It’s Not Planet X, That’s for Sure
Astronomers and planetarium folk have been getting the usual phone calls about “something bright in the West” after sunset. It’s true. There is something bright out there… but it’s disappearing fast. It’s the planet Venus, and it’s sinking lower into the western sky each day, and brightens up the post-sunset sky like a jewel hanging there against the dusk.
I love going out to look at Venus. It’s really quite beautiful, and it’s easy to understand why some early observers would call it a goddess. It just gleams in the sky.
Venus looks bright because it’s a cloud-covered world, and those clouds reflect sunlight. Also, it’s a bit closer to us in its orbit right now, and thus appears bigger and brighter.
Venus has a long history in science fiction of being a swamp world or a desert world. I remember reading some early science fiction where people from Earth were eking out a living among dinosaur-type creatures. Another book in my library, written in the late 50s, had Earthlings settling on a dry and dusty cloud-covered Venus, and ultimately launching attacks on Earth.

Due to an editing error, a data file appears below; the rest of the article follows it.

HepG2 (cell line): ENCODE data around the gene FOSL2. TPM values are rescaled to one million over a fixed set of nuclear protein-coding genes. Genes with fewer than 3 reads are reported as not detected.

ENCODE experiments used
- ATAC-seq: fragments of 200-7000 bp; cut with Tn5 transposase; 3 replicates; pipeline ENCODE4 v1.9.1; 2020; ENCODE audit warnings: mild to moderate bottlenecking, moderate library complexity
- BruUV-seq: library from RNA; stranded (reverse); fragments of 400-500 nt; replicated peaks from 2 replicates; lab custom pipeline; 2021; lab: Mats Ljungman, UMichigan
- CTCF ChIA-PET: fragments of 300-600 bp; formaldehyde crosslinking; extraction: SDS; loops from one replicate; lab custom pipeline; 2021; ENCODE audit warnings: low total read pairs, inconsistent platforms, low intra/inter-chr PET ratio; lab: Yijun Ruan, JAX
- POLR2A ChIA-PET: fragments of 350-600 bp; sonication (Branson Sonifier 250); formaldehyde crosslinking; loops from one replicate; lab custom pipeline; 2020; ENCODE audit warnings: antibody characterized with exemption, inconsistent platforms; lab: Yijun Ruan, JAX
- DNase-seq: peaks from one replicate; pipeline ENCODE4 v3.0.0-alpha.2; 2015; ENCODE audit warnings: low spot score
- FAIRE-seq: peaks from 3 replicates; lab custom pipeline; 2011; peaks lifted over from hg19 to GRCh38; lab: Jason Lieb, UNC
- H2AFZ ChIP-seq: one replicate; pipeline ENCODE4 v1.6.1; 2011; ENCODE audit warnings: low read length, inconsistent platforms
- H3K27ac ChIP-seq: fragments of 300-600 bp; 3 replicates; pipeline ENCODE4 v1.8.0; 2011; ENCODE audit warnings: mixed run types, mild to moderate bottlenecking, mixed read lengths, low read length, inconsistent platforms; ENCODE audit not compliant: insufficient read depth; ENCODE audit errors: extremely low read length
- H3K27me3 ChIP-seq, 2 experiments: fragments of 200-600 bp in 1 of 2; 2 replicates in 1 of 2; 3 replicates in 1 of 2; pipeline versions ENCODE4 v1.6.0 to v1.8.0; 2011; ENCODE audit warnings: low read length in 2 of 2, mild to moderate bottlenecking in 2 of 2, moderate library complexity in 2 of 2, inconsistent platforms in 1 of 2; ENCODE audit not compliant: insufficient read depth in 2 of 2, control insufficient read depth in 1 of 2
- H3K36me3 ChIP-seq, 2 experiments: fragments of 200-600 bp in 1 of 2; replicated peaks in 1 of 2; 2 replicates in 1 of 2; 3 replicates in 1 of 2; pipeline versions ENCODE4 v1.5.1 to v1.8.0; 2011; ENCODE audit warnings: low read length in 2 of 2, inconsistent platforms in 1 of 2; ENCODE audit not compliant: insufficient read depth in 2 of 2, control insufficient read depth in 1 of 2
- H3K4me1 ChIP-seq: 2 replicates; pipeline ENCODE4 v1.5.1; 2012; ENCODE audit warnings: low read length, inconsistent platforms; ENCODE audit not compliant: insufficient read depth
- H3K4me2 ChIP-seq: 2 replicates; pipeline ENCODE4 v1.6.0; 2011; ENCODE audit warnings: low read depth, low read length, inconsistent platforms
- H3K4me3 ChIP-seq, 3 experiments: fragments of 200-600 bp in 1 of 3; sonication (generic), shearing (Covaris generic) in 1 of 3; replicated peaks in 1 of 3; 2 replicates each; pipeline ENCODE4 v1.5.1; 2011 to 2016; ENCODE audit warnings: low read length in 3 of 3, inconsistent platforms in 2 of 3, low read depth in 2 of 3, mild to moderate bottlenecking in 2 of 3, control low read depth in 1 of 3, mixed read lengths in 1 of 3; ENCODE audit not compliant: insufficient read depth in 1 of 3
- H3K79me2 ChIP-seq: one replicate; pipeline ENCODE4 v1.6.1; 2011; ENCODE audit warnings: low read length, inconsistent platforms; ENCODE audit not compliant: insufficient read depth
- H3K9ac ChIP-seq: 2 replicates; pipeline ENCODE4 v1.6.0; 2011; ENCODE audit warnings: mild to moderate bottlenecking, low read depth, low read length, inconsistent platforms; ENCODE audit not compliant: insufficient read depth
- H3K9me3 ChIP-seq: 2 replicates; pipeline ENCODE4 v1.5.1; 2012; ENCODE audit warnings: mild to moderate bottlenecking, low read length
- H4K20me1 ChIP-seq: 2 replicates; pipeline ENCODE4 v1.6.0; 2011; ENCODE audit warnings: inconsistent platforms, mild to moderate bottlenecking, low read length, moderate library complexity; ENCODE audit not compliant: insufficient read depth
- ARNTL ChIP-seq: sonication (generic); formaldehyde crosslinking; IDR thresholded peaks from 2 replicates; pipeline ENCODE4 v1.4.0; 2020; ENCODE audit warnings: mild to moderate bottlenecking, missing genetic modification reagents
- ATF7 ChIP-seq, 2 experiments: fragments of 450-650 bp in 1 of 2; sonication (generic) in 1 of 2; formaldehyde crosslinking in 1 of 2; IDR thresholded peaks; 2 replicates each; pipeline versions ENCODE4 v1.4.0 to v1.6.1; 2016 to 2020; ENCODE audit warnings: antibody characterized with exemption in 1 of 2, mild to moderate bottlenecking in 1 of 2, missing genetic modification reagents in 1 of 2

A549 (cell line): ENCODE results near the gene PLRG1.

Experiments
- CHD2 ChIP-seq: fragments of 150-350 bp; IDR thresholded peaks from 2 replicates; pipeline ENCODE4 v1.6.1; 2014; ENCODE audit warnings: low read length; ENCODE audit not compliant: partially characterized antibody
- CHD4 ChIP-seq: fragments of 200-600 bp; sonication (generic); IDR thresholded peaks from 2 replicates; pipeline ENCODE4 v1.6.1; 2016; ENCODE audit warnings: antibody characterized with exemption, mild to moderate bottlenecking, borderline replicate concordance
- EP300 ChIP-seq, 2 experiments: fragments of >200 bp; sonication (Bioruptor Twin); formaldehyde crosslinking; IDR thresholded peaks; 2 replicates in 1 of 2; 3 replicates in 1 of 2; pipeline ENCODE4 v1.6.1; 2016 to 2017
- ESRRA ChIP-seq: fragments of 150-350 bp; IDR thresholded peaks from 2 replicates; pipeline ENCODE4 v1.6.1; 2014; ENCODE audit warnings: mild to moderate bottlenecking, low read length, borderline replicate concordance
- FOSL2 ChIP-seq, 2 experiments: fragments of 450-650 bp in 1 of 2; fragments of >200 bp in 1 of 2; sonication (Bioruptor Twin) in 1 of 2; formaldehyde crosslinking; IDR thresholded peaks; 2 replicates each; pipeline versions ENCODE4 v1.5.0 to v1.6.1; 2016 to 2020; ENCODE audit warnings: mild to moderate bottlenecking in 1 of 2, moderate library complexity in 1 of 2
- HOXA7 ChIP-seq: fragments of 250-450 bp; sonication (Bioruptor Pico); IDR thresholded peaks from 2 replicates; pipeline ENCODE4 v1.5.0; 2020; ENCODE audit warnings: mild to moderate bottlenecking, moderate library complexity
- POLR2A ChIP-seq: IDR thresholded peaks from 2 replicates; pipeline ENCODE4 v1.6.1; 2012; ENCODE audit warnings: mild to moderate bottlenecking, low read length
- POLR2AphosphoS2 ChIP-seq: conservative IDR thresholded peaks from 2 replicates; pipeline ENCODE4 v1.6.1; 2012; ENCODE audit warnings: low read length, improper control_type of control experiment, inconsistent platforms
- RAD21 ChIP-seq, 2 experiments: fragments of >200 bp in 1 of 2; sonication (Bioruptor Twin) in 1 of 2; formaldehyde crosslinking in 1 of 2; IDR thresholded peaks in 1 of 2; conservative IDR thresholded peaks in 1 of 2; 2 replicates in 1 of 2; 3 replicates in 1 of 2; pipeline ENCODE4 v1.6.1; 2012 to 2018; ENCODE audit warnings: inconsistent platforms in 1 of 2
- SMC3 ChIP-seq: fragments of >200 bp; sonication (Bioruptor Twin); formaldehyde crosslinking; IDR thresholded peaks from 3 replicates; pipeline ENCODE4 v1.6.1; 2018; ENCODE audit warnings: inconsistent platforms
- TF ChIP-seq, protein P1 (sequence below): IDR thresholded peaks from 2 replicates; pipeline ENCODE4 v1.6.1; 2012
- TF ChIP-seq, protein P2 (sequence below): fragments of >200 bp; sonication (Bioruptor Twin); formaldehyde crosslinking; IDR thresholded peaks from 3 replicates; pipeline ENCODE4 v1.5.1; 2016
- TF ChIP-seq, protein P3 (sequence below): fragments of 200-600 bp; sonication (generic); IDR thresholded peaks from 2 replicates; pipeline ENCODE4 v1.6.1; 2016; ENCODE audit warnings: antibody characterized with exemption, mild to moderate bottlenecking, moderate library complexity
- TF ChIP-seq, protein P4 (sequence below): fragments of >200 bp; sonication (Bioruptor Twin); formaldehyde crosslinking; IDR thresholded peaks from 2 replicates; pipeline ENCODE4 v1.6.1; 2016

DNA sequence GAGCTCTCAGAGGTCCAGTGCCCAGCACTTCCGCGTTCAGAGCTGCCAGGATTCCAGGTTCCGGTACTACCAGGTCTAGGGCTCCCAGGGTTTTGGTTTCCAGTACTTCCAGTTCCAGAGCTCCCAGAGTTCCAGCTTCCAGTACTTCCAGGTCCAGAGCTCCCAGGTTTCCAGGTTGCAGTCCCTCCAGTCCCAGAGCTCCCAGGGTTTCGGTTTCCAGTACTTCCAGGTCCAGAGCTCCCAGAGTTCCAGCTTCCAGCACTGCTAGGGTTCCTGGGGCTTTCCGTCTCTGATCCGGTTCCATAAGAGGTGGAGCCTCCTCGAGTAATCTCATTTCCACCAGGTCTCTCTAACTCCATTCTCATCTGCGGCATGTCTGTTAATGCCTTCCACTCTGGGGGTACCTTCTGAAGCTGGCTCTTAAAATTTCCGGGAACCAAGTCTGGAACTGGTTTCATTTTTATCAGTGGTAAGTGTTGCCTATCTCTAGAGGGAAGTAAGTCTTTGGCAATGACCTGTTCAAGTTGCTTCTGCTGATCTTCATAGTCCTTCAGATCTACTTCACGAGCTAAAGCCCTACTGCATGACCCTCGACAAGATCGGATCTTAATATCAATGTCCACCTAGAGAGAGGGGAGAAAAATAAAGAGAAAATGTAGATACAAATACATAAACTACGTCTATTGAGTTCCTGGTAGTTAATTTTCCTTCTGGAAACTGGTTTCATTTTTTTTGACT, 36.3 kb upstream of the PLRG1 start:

Those stories were WAY off the mark however. In the 1960s, we sent our first probes to Venus, and right away discovered the truth: a world with a poisonous atmosphere that is so heavy it destroyed the probes that landed on the planet. Later on, orbiters such as the Magellan mission mapped the volcanoes of Venus, showing us once and for all that our “sister planet” is not a very hospitable place.
But, or course, you don’t see that when you gaze at the orb of Venus hanging low in the western sky these May nights. That doesn’t make it less lovely to ponder as the sky darkens. Before too long, Venus will be a morning object, right after it transits the Sun on June 5/6. So, go check it out. Here’s a map to get you started!